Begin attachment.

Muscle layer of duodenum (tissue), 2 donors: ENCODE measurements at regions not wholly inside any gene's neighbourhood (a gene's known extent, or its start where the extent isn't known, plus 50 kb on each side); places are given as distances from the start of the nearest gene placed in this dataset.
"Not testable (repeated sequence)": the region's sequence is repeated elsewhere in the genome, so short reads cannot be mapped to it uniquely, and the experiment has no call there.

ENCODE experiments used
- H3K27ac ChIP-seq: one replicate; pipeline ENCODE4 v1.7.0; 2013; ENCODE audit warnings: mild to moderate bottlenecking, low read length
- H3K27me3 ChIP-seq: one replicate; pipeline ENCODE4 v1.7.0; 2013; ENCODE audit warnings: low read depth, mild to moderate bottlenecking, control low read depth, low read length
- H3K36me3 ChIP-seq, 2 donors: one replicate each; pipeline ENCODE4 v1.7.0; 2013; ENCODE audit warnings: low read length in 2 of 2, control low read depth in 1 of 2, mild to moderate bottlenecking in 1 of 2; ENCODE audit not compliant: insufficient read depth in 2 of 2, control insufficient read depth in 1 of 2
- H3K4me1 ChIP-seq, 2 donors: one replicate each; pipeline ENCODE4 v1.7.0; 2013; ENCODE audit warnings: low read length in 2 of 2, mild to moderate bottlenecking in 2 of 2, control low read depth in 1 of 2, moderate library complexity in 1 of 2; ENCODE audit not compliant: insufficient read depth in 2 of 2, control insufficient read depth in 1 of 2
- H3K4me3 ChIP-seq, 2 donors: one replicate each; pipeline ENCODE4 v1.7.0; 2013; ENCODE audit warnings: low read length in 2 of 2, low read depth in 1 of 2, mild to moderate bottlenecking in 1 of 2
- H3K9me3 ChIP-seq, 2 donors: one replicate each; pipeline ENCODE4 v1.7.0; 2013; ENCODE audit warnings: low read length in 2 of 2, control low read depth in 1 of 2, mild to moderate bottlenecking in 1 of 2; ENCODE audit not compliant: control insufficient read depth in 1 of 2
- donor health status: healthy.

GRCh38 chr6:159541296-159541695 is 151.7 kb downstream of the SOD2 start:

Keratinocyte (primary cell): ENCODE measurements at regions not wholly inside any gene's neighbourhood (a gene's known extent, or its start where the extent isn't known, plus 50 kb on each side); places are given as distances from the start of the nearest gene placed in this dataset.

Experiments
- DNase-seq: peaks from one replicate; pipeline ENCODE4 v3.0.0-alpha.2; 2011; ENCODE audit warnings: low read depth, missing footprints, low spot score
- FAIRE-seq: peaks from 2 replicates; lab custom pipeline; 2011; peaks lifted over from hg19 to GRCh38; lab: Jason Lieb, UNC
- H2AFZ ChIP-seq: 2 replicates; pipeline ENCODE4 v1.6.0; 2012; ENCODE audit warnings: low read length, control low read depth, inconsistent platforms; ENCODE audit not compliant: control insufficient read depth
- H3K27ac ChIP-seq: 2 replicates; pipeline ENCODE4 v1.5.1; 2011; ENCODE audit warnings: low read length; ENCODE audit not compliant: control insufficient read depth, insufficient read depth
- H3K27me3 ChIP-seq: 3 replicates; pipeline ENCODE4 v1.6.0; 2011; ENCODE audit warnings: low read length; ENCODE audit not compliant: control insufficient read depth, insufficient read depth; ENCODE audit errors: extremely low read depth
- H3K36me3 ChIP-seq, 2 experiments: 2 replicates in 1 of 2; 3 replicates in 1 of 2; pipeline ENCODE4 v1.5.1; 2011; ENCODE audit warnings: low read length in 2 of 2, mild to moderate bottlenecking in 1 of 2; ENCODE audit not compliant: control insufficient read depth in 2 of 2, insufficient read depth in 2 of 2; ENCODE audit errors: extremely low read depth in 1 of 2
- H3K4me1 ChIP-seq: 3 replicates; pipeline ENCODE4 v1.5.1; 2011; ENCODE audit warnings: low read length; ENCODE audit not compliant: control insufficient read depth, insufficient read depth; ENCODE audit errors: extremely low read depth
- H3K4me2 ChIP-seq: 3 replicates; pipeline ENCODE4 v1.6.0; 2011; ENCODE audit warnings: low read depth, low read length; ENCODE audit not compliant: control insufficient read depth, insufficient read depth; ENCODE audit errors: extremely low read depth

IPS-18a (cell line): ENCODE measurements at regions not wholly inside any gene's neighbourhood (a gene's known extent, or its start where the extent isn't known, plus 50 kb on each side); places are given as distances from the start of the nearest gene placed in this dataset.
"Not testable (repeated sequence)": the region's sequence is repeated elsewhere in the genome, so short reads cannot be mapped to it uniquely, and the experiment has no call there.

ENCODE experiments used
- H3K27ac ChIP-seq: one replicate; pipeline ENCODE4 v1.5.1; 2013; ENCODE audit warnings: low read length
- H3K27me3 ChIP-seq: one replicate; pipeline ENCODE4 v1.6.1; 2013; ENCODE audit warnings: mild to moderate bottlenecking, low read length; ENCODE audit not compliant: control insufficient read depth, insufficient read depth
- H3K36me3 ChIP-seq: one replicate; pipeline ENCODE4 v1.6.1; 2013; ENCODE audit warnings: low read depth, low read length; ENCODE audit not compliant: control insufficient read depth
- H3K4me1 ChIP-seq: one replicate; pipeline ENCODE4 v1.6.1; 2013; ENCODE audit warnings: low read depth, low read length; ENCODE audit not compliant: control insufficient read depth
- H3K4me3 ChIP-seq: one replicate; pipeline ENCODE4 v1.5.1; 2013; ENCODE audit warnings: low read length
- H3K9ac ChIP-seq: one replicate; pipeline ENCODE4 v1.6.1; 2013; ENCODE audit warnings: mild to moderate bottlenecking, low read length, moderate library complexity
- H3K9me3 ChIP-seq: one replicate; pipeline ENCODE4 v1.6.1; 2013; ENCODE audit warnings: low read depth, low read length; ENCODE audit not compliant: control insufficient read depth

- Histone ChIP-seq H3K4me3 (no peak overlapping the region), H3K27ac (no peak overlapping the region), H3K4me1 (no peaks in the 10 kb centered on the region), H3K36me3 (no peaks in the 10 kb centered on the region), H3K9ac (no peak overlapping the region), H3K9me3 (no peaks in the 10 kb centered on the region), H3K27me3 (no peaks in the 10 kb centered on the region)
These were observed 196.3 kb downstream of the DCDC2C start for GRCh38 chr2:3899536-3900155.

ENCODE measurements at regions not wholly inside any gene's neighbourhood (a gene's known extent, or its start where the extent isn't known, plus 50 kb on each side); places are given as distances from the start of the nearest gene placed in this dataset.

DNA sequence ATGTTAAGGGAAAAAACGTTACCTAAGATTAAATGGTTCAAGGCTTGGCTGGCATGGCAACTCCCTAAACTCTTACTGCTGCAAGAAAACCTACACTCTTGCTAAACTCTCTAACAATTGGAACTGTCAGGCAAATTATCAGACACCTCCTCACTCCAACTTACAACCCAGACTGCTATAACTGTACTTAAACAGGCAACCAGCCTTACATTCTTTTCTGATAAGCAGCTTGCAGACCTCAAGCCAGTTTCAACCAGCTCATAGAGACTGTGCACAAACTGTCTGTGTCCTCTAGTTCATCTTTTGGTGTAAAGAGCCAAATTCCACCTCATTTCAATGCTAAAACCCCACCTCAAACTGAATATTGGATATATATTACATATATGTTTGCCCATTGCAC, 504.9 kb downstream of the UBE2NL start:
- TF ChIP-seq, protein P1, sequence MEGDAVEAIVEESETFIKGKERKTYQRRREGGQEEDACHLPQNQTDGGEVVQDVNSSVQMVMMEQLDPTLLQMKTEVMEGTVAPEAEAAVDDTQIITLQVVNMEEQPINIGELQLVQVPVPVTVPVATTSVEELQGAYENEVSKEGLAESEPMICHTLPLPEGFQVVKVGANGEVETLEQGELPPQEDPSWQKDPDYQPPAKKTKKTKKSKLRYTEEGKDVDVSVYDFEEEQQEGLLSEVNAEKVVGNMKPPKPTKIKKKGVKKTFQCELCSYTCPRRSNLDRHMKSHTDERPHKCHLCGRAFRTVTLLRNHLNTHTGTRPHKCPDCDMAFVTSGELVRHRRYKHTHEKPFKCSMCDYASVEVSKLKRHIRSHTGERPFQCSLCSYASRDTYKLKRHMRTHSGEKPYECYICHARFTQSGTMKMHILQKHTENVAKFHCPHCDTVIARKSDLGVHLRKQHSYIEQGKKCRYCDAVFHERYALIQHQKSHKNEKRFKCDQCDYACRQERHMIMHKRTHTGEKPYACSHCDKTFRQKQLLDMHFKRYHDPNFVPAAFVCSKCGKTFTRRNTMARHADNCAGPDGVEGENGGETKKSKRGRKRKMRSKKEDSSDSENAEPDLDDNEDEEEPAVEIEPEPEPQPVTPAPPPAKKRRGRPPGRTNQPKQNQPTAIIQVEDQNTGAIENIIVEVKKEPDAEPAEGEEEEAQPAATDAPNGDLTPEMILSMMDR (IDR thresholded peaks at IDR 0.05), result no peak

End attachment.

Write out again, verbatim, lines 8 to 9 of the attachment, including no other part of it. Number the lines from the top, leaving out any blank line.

- H3K4me3 ChIP-seq, 2 donors: one replicate each; pipeline ENCODE4 v1.7.0; 2013; ENCODE audit warnings: low read length in 2 of 2, low read depth in 1 of 2, mild to moderate bottlenecking in 1 of 2
- H3K9me3 ChIP-seq, 2 donors: one replicate each; pipeline ENCODE4 v1.7.0; 2013; ENCODE audit warnings: low read length in 2 of 2, control low read depth in 1 of 2, mild to moderate bottlenecking in 1 of 2; ENCODE audit not compliant: control insufficient read depth in 1 of 2